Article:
“One of the nation’s largest vendors of electronic health records (EHR) software, eClinicalWorks (ECW), and certain of its employees will pay a total of $155 million to resolve a False Claims Act lawsuit alleging that ECW misrepresented the capabilities of its software, the Justice Department announced. The settlement also resolves allegations that ECW paid kickbacks to certain customers in exchange for promoting its product.” —US Department of Justice, US Attorney’s Office, District of Vermont; May 17, 2017.
This eClinicalWorks story has led to several conversations among my colleagues regarding the importance of integrity and honesty in medical practice. It seems that our healthcare system is overdue for an integrity/honesty overhaul. Let’s review how we can begin the process of restoration at the practice and healthcare system levels.
Pediatric care is awesome!
Pediatric providers are quite familiar with the rewards of our specialty. We form a unique bond with families as we assist parents in raising their children. In sickness and in health, we are just a phone call or an office visit away. This parent-physician-patient relationship is part professional and part friendship, and this is why I really like doing what I do!
I believe pediatricians are obligated to practice honest and responsible care. We expect no less from our staff and from our patients and their parents as well.
When we treat patients, we involve parents in the decision-making process, and offer our “honest” opinion regarding treatment and diagnostic options. Not surprisingly, when faced with options, parents usually ask me, “If my child were your child, what would you do?” and this frequently leads to a meaningful and often lengthy conversation.
Pediatricians and parents realize that sometimes there are risks and discomforts associated with healthcare choices. Antibiotics can lead to allergic reactions (rarely), blood work is painful (usually), and costs for every additional test add up quickly (always). So, it often comes down to treating our patients as we would like to be treated ourselves—the Golden Rule as applied to Pediatrics—which, in my humble opinion, should guide every medical decision.
There are 3 major problems with the state of pediatrics today.
The problem of respect
Physicians are not always treated respectfully and honestly by patients, and we are often treated unfairly by insurance companies and hospitals, and sometimes even by physician organizations that we expect to advocate on our behalf.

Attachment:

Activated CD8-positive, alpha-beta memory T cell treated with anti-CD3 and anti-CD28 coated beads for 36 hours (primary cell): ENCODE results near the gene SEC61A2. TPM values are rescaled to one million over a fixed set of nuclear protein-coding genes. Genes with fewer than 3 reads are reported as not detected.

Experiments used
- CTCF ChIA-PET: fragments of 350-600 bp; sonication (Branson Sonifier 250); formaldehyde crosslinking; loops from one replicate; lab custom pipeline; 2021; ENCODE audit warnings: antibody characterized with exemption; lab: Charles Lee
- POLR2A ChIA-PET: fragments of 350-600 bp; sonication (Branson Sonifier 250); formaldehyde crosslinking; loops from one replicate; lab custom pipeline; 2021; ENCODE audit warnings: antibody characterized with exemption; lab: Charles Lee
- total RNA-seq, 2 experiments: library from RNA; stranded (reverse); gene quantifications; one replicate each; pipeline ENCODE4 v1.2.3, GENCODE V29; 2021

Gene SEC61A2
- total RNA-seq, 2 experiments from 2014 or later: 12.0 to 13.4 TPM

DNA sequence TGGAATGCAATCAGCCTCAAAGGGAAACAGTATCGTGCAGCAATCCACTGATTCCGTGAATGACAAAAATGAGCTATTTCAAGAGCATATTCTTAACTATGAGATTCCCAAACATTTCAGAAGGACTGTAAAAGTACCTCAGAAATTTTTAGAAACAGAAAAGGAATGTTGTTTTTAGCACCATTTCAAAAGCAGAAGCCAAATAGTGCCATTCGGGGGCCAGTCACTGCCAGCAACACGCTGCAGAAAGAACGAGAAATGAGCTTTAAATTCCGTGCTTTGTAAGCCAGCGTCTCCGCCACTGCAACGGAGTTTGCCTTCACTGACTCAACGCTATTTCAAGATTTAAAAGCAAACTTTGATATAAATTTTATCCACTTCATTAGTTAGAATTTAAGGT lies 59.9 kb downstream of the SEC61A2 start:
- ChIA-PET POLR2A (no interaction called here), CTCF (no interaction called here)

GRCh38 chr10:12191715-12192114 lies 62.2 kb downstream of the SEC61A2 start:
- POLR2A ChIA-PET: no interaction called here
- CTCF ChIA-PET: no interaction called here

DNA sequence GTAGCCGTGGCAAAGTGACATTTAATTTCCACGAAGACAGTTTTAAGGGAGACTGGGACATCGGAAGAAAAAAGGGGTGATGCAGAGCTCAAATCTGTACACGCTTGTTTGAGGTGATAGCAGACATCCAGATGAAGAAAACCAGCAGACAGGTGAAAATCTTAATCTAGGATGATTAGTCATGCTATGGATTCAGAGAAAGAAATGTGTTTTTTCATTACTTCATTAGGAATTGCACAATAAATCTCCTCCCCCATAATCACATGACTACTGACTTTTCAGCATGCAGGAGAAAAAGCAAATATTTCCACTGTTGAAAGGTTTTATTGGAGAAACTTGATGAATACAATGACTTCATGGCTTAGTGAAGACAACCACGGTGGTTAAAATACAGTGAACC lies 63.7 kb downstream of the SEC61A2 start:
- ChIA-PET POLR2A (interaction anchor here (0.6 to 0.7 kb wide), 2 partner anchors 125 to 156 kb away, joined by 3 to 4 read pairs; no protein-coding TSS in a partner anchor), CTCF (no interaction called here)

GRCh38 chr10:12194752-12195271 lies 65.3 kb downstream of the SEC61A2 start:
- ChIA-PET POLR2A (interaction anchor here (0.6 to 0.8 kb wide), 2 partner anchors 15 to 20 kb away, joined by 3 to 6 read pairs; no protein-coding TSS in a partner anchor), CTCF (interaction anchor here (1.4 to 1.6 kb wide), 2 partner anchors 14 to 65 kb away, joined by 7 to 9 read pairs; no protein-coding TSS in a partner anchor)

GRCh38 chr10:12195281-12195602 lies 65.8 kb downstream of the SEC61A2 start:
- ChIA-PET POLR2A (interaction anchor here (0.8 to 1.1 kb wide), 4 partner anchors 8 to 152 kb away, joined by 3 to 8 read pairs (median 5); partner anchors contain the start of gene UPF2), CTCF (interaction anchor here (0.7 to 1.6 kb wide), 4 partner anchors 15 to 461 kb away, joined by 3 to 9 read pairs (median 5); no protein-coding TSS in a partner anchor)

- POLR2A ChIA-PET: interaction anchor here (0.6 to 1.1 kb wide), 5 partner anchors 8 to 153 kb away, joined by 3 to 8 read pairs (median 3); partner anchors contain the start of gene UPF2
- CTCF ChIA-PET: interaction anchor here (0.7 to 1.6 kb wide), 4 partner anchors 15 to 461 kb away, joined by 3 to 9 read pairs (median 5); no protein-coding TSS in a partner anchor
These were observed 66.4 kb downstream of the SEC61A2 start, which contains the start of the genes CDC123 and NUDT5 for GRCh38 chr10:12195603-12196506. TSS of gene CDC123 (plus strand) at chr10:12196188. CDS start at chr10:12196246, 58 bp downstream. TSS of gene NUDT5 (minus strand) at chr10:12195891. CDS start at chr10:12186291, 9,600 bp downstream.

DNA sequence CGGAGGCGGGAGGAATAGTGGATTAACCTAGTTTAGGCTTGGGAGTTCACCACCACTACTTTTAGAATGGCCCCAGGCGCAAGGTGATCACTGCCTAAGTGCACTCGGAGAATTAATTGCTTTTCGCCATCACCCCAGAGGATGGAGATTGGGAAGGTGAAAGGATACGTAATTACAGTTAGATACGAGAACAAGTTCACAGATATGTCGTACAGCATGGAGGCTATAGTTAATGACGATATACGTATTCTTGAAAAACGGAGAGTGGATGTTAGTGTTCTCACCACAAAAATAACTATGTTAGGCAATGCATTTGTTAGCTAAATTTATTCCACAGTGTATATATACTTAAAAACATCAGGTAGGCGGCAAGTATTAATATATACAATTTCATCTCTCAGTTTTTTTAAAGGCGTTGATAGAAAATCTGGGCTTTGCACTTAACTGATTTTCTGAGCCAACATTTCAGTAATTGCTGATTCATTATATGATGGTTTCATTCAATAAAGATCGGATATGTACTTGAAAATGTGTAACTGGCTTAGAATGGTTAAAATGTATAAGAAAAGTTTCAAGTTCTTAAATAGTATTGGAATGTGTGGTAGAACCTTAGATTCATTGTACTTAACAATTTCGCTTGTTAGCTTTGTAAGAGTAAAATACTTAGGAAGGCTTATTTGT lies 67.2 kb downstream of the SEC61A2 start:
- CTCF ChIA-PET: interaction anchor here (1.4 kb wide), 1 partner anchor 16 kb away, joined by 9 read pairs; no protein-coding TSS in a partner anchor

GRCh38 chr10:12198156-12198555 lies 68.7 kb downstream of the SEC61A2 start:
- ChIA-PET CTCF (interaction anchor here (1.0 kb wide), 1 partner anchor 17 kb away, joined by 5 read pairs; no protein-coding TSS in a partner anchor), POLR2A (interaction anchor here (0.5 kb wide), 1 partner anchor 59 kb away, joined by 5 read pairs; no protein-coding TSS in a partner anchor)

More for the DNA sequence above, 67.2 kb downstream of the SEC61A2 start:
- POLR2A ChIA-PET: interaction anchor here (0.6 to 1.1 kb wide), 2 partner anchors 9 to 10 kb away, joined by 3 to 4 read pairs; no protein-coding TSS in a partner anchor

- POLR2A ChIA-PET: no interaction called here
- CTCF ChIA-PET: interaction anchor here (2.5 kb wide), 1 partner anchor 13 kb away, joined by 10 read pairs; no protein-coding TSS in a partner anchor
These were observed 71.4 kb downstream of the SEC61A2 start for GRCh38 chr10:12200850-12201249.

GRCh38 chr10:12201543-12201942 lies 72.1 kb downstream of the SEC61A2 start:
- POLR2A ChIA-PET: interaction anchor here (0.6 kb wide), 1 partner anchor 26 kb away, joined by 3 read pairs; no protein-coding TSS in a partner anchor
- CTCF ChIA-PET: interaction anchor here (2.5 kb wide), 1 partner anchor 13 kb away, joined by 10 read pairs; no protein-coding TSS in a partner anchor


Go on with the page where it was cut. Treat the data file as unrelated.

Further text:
Situations such as these are all too common among those practicing in the trenches.
· We pediatricians participate in what most consider one of the noblest of professions, yet there are a few medical providers as well as healthcare organizations (hospitals, insurance companies, vendors) that are sometimes greedy or corrupt.
· Physicians themselves are subject to temptation and lose direction, so we read news stories involving physicians who are accused and eventually convicted for overcharging Medicaid or Medicare.
· We are too familiar with the fact that pharmaceutical companies artificially elevate the price of necessary medications (ie, EpiPens). A change is long overdue, and yes, perhaps it’s time to make some waves!
Honesty must work both ways
In the day-to-day practice of clinical pediatrics, we depend on honesty when we interview parents about their children’s symptoms.
· There is nothing wrong when parents admit they didn’t take a temperature, but state the child felt warm to the touch. It is wrong, however, for parents to call to make an appointment and exaggerate symptoms to get booked into an already busy schedule.
· We need to make it expressly clear to our patients that our purpose is to help, not to find fault, and their honesty helps in our triage process. Likewise, our honesty helps prevent the spread of infection between families when we tell them to not bring their child back to daycare until the illness is no longer contagious.
· A parent’s honesty helps us render an accurate diagnosis (such as, “Did you finish the antibiotic I prescribed 2 weeks ago?”). When we err, as we all do, perhaps by prescribing the wrong dose of an antibiotic, or even by misdiagnosing a medical problem, we need to be honest in admitting our mistakes to our patients.